In a single week, nearly 3,000 pounds of sunscreen are deposited in the reef at Hanauma Bay. Sun protection is essential, but that’s over 150,000 pounds of sunscreen in our water per year. And most of it contains two dangerous chemicals: oxybenzone and octinoxate, which bleach our coral reefs when they wash off into the ocean.
Hawaii made national news with the approval of SB2571, which bans the sale and distribution of sunscreen containing oxybenzone, octinoxate, or both. It may look like rock on the ocean floor, but the reef is alive and it’s home to more than 7,000 species of marine life. In Hawaii, we’ve seen more and more of our reef dying every year for the past two decades. Right now, SB2571 awaits Governor Ige’s approval, but if it becomes law, Hawaii will be the first state in the nation to ban reef-harming sunscreen starting in January of 2021.
So what does this mean for your summer beach plans? Well, besides swimming without a chemical sheen on the water, it means it’s time to try a new sunscreen. Reef-safe sunscreen isn’t available everywhere yet, but you can start by looking at your local health food store. Since Hawaii is leading the charge, there are an abundance of local choices. If want to stop polluting right away and you live on Hawaii Island, you can turn in your old sunscreen and for safe disposal.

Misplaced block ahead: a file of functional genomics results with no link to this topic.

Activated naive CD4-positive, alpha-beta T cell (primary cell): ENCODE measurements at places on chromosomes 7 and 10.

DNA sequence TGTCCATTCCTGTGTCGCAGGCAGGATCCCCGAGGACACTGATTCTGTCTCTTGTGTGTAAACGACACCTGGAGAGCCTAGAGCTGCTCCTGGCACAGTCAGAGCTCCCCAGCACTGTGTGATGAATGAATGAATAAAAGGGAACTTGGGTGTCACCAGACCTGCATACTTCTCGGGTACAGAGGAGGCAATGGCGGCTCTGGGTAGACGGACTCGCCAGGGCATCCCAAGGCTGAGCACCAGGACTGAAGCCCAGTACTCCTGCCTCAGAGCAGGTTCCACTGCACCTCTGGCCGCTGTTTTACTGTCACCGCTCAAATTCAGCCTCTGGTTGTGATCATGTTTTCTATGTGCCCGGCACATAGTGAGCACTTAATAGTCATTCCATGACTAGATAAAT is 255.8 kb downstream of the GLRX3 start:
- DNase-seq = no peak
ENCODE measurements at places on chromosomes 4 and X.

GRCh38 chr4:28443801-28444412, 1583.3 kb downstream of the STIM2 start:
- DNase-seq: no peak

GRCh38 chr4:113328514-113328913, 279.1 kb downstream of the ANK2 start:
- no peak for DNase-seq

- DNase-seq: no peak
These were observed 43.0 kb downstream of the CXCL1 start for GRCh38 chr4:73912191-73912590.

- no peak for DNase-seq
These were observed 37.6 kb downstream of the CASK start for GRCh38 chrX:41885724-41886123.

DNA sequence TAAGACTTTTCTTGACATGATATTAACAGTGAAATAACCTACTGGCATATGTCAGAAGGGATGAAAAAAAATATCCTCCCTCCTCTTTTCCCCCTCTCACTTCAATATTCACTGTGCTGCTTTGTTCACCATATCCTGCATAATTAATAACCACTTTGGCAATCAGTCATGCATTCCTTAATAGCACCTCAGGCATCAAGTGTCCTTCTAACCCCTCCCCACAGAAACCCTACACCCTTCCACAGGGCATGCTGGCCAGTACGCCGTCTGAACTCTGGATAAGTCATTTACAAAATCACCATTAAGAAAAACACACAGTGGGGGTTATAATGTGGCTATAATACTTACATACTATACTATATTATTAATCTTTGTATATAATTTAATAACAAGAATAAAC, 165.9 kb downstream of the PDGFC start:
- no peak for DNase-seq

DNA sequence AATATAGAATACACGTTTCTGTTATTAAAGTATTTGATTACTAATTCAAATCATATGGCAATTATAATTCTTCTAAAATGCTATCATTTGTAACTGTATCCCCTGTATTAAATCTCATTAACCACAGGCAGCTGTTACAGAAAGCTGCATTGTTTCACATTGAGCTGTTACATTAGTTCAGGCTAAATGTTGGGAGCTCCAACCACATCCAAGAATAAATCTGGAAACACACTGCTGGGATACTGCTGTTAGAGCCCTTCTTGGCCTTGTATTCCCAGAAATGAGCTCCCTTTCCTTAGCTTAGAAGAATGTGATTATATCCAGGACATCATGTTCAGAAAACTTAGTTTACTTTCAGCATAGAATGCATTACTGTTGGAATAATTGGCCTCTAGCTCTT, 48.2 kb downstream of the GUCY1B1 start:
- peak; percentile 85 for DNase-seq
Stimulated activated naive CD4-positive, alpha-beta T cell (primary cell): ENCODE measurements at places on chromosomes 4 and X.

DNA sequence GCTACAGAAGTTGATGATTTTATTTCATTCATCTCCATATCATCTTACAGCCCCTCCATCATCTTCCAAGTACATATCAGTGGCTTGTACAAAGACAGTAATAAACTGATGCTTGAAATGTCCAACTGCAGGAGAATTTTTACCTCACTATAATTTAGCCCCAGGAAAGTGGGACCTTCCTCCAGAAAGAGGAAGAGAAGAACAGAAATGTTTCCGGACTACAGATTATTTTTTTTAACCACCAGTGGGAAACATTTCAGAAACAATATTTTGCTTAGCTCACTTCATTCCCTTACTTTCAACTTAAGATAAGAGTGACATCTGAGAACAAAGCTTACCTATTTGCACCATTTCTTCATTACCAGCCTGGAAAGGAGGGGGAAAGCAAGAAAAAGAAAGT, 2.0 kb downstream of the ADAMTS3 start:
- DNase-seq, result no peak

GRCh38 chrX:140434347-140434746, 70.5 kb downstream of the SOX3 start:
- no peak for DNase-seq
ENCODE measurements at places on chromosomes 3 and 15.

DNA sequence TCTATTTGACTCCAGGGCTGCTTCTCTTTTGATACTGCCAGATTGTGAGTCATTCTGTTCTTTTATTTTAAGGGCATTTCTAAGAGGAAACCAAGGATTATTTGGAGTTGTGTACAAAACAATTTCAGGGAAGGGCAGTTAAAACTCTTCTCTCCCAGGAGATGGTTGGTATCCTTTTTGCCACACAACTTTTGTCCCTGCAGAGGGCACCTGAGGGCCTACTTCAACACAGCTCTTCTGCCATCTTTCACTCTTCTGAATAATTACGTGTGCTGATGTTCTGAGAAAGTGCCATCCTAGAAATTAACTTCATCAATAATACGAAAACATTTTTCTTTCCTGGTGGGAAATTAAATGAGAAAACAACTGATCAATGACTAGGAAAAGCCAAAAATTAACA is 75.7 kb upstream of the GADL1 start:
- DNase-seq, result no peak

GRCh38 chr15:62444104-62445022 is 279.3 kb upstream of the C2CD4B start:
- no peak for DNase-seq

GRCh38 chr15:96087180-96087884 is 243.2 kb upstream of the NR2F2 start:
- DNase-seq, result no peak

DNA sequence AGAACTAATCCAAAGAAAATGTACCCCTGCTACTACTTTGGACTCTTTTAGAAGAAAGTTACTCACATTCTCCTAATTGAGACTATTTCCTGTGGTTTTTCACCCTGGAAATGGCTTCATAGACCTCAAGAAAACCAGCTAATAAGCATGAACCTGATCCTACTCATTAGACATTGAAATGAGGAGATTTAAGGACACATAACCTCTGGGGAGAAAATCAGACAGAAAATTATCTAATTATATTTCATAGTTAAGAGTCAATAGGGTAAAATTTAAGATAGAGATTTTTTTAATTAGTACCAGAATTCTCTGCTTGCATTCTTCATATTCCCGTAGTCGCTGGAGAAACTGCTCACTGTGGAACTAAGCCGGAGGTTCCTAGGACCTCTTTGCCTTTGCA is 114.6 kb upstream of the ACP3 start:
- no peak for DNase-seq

Choosing a new sunscreen is a good chance to learn about what you’re putting on your skin. When it comes to SPF, higher isn’t necessarily better because it can create a false sense of security. All sunscreens need to be reapplied every two hours or less. None block all UV rays, but the higher the SPF, the less light gets through. Look for a sunscreen with an SPF of at least 30 and broad spectrum protection to protect against both UVA and UVB rays. And, of course, look for one without oxybenzone and octinoxate.
Hawaii is making waves in the right direction. We’re creating a healthier environment so that our residents, visitors, and wildlife will flourish.